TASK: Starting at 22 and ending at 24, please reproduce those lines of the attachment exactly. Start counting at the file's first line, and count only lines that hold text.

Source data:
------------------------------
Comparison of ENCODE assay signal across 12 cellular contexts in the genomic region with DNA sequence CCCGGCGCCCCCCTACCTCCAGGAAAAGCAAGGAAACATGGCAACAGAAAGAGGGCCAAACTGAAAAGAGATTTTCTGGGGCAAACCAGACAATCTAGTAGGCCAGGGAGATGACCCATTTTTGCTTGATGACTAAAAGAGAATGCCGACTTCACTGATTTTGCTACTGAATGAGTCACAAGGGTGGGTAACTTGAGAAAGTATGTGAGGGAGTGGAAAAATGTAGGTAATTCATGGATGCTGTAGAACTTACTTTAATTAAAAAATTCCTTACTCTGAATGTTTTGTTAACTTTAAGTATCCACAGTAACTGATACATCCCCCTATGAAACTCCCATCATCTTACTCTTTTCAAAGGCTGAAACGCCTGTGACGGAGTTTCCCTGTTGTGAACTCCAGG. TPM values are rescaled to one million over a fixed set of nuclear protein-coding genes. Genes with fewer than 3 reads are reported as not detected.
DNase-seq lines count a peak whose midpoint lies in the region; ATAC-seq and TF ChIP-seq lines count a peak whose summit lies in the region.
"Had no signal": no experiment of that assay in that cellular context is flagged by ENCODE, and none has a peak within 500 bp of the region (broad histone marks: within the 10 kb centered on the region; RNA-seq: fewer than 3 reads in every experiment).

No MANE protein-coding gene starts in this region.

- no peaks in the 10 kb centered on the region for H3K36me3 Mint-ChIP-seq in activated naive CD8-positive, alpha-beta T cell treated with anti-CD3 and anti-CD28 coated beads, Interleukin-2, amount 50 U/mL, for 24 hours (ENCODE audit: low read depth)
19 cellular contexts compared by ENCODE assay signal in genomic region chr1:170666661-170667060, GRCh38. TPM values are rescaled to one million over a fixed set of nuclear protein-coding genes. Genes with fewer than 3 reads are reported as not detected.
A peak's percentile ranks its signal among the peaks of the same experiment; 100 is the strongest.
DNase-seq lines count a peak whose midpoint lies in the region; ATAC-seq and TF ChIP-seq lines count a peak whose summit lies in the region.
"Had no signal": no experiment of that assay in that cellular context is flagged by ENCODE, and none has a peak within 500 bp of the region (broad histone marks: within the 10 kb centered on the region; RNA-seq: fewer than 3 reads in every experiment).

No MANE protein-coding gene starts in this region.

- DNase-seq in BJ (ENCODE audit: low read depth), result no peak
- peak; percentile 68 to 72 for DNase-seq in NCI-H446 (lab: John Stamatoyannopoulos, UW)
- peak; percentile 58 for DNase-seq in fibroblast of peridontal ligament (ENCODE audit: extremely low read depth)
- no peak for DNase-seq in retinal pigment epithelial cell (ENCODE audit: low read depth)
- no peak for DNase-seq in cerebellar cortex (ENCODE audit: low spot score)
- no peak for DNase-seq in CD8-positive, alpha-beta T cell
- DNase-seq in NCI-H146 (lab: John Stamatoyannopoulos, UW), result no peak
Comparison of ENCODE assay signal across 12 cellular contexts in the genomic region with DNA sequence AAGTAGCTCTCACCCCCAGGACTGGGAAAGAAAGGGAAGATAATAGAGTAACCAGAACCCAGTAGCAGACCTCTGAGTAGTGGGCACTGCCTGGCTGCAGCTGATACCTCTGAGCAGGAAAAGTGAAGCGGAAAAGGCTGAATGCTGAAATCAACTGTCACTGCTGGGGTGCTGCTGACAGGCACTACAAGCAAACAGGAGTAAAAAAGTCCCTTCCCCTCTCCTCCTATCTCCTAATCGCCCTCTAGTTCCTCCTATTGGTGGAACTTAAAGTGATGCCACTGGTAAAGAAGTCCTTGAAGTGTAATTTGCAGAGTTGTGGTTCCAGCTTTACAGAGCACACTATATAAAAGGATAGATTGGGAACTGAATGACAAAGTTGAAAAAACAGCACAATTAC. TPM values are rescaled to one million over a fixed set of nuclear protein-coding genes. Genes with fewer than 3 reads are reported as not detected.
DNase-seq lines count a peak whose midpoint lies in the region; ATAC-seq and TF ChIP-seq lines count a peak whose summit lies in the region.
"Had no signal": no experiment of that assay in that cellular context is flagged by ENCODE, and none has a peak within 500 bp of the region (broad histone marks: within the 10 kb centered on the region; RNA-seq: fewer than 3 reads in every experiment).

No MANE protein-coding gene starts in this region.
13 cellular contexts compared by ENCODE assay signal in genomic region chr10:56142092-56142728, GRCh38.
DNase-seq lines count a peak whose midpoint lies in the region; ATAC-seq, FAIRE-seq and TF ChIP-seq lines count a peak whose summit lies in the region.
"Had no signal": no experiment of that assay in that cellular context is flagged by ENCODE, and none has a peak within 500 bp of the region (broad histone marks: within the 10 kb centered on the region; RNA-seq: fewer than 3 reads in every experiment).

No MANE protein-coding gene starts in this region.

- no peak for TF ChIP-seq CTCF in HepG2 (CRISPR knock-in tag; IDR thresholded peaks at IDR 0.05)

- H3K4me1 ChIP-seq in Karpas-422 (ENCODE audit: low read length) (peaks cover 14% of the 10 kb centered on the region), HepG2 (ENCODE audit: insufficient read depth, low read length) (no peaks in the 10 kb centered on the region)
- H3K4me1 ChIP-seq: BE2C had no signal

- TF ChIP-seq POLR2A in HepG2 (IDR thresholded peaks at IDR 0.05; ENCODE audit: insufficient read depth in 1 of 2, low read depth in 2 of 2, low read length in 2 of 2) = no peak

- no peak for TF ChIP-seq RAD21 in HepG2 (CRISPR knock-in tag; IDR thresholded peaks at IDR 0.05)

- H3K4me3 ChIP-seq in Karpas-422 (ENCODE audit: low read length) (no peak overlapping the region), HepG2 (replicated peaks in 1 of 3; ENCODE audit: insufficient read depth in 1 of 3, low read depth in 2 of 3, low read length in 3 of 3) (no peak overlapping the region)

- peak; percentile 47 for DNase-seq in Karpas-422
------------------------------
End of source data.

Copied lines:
13 cellular contexts compared by ENCODE assay signal in genomic region chr10:56142092-56142728, GRCh38.
DNase-seq lines count a peak whose midpoint lies in the region; ATAC-seq, FAIRE-seq and TF ChIP-seq lines count a peak whose summit lies in the region.
"Had no signal": no experiment of that assay in that cellular context is flagged by ENCODE, and none has a peak within 500 bp of the region (broad histone marks: within the 10 kb centered on the region; RNA-seq: fewer than 3 reads in every experiment).